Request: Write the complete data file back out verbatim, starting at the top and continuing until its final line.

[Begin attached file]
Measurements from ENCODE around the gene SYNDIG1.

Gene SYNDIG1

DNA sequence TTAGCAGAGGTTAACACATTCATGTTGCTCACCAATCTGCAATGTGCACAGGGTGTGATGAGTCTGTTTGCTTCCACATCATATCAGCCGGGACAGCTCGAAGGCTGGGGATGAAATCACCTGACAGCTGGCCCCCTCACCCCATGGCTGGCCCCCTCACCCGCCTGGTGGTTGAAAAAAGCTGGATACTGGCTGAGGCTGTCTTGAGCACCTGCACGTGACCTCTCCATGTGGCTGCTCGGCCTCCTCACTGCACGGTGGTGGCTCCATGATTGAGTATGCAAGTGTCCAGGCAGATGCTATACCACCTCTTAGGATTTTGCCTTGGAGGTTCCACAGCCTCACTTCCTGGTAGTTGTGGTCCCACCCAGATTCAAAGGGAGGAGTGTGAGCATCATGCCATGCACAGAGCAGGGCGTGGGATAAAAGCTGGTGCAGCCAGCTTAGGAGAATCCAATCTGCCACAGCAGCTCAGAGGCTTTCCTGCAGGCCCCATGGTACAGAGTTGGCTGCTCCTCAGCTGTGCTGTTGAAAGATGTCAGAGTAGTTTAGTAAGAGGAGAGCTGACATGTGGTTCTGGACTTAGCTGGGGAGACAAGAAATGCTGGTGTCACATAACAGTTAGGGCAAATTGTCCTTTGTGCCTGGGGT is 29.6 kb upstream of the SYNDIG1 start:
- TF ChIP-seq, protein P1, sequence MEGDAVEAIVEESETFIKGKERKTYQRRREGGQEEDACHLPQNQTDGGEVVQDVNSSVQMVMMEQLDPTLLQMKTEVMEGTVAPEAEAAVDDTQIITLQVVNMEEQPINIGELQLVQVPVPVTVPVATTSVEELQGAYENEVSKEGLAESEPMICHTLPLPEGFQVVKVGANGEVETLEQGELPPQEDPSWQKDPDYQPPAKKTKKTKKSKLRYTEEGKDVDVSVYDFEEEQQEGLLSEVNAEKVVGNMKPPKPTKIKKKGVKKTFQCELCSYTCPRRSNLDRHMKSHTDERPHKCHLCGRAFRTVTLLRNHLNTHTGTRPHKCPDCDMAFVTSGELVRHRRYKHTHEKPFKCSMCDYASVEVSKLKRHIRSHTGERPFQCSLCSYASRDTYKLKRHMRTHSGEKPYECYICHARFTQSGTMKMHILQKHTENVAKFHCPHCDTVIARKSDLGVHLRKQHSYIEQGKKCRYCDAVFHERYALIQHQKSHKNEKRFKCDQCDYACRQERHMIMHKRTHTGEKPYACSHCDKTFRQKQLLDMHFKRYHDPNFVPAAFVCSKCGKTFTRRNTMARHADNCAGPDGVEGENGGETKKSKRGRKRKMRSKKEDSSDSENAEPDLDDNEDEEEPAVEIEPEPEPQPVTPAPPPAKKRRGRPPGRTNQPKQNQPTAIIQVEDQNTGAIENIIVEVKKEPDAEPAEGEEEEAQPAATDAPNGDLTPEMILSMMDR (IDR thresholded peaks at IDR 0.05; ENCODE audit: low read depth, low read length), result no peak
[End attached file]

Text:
Measurements from ENCODE around the gene SYNDIG1.

Gene SYNDIG1

DNA sequence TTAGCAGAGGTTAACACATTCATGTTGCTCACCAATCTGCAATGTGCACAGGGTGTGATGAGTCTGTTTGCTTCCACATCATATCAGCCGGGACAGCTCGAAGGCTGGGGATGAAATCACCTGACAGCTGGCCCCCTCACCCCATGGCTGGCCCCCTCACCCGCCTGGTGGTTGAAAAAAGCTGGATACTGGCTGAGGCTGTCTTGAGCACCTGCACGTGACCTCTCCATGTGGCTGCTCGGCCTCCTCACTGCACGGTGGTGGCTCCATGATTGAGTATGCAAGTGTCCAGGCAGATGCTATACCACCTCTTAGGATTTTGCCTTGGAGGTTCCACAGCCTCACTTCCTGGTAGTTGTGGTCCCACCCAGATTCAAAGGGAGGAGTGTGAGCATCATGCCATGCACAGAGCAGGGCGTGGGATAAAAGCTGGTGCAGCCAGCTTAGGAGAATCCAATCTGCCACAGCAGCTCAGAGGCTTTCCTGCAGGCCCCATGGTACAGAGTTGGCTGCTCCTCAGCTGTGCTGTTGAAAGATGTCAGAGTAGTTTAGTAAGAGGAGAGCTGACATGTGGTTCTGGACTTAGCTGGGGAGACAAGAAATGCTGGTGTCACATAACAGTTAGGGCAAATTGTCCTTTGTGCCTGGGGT is 29.6 kb upstream of the SYNDIG1 start:
- TF ChIP-seq, protein P1, sequence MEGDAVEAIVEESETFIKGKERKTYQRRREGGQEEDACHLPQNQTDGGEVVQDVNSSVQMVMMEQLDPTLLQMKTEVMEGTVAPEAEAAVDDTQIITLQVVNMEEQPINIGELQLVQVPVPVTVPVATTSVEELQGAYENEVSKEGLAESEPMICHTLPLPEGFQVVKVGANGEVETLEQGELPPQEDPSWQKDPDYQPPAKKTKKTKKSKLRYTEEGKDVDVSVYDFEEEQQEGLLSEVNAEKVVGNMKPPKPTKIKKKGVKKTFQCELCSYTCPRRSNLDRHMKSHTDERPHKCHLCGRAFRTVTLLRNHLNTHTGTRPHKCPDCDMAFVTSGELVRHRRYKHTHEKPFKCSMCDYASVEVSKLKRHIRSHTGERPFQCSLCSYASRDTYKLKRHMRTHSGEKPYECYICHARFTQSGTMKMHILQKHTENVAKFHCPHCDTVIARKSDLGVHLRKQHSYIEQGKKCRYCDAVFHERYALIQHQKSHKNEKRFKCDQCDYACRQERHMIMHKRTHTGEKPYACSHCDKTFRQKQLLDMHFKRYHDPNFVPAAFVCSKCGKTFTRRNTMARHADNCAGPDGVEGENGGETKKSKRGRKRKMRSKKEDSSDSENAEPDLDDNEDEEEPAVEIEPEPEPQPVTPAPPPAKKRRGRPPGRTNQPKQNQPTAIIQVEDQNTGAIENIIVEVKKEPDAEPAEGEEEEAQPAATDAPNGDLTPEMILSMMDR (IDR thresholded peaks at IDR 0.05; ENCODE audit: low read depth, low read length), result no peak